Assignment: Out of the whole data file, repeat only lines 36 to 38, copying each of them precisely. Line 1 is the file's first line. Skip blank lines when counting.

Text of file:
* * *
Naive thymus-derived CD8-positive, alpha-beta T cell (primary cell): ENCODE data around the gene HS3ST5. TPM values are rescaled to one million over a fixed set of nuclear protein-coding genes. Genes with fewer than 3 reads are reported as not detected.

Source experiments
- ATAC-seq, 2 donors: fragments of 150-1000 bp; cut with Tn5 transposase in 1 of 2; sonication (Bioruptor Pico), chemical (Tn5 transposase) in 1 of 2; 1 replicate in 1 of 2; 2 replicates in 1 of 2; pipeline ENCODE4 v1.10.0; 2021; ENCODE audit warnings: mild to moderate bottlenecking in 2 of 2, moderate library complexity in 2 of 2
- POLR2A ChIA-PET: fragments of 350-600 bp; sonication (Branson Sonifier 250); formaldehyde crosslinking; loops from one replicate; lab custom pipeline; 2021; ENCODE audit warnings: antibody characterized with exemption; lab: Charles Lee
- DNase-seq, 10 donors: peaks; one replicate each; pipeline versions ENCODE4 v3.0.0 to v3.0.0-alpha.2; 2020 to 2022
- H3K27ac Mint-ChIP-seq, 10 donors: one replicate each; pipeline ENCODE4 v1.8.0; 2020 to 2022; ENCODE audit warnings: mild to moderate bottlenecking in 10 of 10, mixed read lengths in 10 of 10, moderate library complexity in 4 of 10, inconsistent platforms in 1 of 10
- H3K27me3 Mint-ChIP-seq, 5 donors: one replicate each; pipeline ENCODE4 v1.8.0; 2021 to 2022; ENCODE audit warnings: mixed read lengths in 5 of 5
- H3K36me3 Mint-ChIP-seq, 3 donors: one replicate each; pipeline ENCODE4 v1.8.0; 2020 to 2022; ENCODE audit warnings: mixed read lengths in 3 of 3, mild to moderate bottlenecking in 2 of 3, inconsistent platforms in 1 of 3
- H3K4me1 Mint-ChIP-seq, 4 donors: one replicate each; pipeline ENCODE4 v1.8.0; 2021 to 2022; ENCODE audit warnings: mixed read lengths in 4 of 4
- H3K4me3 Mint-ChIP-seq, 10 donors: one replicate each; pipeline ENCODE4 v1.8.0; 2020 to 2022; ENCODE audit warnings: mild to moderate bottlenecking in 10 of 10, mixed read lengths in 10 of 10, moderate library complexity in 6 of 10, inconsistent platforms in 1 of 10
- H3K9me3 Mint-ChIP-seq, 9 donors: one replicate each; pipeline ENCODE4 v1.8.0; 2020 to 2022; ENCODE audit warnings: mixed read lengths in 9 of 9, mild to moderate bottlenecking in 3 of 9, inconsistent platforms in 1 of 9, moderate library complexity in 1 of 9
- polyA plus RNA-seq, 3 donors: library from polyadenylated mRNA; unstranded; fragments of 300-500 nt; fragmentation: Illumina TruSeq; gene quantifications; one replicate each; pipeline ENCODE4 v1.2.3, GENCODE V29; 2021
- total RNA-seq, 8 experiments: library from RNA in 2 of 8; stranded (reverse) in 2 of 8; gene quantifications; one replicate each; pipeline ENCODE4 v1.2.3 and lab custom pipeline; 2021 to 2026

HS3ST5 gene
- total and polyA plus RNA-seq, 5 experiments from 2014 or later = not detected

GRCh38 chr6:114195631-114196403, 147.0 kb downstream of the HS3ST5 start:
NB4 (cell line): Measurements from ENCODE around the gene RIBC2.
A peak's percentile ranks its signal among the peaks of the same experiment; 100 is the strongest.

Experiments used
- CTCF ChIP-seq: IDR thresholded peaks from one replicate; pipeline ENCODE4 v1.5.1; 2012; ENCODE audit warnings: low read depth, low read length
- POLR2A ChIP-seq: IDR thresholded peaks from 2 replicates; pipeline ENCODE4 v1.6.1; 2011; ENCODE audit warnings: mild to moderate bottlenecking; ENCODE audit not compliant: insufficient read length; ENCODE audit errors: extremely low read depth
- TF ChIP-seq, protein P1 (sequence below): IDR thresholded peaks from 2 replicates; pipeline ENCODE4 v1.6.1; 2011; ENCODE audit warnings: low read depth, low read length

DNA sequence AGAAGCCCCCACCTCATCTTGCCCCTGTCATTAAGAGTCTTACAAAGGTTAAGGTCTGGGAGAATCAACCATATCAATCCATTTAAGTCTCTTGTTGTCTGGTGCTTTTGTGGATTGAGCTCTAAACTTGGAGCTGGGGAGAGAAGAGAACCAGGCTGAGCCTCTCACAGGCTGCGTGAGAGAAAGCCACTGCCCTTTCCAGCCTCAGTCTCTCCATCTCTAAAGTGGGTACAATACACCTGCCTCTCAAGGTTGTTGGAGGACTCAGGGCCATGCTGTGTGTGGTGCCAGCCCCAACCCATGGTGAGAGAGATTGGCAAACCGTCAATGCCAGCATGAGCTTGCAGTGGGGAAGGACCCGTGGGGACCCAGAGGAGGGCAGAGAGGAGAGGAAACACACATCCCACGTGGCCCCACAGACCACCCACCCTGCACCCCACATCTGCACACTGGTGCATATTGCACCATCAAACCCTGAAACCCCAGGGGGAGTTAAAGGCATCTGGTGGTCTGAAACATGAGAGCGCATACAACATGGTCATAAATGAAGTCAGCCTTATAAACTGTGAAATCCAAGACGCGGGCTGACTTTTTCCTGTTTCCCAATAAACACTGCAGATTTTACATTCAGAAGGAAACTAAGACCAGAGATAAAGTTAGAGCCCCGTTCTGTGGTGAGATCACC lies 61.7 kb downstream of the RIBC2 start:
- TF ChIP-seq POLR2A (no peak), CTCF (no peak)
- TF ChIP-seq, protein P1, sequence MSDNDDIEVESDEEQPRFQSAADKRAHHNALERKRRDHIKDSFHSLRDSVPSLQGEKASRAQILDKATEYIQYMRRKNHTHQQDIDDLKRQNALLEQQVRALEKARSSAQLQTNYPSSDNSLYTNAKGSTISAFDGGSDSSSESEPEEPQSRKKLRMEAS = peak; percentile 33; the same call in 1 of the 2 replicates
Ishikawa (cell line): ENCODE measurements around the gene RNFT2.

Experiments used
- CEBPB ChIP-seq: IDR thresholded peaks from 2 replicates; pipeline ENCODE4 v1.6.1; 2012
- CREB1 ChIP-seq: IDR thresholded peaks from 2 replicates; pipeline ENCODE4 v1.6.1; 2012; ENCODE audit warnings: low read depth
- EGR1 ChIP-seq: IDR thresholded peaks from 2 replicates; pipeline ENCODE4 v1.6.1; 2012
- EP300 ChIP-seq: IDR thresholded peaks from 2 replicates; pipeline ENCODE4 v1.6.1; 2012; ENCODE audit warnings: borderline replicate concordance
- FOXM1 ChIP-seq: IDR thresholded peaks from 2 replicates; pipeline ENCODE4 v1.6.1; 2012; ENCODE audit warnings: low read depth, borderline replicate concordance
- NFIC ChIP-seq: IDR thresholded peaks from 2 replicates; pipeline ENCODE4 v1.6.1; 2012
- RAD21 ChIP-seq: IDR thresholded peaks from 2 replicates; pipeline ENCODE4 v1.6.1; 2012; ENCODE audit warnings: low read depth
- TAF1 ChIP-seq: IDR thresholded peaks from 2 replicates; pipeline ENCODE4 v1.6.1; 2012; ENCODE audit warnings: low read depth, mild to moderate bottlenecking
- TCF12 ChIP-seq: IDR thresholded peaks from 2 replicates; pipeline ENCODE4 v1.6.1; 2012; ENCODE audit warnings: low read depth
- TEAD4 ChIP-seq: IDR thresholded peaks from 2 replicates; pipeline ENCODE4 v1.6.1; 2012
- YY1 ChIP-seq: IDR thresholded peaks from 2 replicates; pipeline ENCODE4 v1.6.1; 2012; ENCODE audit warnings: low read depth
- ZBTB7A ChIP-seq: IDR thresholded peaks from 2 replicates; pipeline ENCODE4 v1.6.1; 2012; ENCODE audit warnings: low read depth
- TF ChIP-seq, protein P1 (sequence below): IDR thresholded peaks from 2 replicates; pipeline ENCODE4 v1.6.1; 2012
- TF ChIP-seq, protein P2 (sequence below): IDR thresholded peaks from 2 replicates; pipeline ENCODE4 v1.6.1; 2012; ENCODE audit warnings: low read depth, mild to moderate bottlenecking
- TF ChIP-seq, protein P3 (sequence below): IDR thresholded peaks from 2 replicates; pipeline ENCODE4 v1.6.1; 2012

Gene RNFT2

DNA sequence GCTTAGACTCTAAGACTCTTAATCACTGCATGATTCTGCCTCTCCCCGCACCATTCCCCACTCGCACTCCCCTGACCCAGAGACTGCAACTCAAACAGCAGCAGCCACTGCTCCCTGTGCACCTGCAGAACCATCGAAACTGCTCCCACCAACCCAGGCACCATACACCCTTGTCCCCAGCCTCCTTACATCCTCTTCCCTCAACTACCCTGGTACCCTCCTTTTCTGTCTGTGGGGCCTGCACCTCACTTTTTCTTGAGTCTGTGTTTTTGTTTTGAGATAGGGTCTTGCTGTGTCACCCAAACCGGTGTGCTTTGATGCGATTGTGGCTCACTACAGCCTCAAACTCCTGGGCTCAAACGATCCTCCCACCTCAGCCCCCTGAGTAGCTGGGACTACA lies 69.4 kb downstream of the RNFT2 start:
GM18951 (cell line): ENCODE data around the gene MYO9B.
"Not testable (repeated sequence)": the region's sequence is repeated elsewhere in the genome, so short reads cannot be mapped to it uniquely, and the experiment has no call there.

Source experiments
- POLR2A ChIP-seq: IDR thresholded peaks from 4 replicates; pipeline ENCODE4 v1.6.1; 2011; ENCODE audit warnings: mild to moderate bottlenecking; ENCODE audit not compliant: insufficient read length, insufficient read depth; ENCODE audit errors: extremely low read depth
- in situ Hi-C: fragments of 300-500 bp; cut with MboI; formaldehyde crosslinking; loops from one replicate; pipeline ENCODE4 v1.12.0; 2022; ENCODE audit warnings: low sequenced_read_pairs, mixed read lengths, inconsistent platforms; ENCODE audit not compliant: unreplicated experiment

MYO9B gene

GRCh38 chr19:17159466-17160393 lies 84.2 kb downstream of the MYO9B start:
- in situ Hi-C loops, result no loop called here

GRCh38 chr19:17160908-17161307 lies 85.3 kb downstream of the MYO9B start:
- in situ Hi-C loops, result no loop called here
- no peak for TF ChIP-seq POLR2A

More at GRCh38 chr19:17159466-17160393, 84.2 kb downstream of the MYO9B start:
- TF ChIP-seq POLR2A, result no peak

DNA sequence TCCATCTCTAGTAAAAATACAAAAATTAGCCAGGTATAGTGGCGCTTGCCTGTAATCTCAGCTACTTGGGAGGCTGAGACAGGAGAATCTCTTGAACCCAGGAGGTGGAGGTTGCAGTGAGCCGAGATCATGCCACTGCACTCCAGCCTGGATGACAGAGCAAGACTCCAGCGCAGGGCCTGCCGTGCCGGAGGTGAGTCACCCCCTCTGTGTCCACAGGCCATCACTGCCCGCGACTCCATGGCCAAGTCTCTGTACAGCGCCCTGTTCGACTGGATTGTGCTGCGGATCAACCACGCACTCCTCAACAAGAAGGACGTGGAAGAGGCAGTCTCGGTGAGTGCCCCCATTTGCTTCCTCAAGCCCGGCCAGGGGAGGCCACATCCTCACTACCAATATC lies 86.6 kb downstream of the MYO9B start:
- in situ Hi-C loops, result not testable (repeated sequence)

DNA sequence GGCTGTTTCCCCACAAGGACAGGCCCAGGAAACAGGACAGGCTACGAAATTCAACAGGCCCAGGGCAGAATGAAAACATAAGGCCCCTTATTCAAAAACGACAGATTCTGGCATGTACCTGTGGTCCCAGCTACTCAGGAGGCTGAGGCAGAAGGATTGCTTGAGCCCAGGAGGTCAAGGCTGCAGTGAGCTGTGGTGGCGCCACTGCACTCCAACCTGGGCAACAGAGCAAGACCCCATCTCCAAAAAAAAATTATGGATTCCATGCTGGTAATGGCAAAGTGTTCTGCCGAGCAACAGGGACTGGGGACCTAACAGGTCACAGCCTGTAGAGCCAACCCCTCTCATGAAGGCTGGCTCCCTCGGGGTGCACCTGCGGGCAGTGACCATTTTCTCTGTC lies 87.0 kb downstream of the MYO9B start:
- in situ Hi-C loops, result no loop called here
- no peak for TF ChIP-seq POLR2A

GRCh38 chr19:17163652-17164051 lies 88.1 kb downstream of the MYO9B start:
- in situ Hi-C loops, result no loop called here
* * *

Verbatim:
- TCF12 ChIP-seq: IDR thresholded peaks from 2 replicates; pipeline ENCODE4 v1.6.1; 2012; ENCODE audit warnings: low read depth
- TEAD4 ChIP-seq: IDR thresholded peaks from 2 replicates; pipeline ENCODE4 v1.6.1; 2012
- YY1 ChIP-seq: IDR thresholded peaks from 2 replicates; pipeline ENCODE4 v1.6.1; 2012; ENCODE audit warnings: low read depth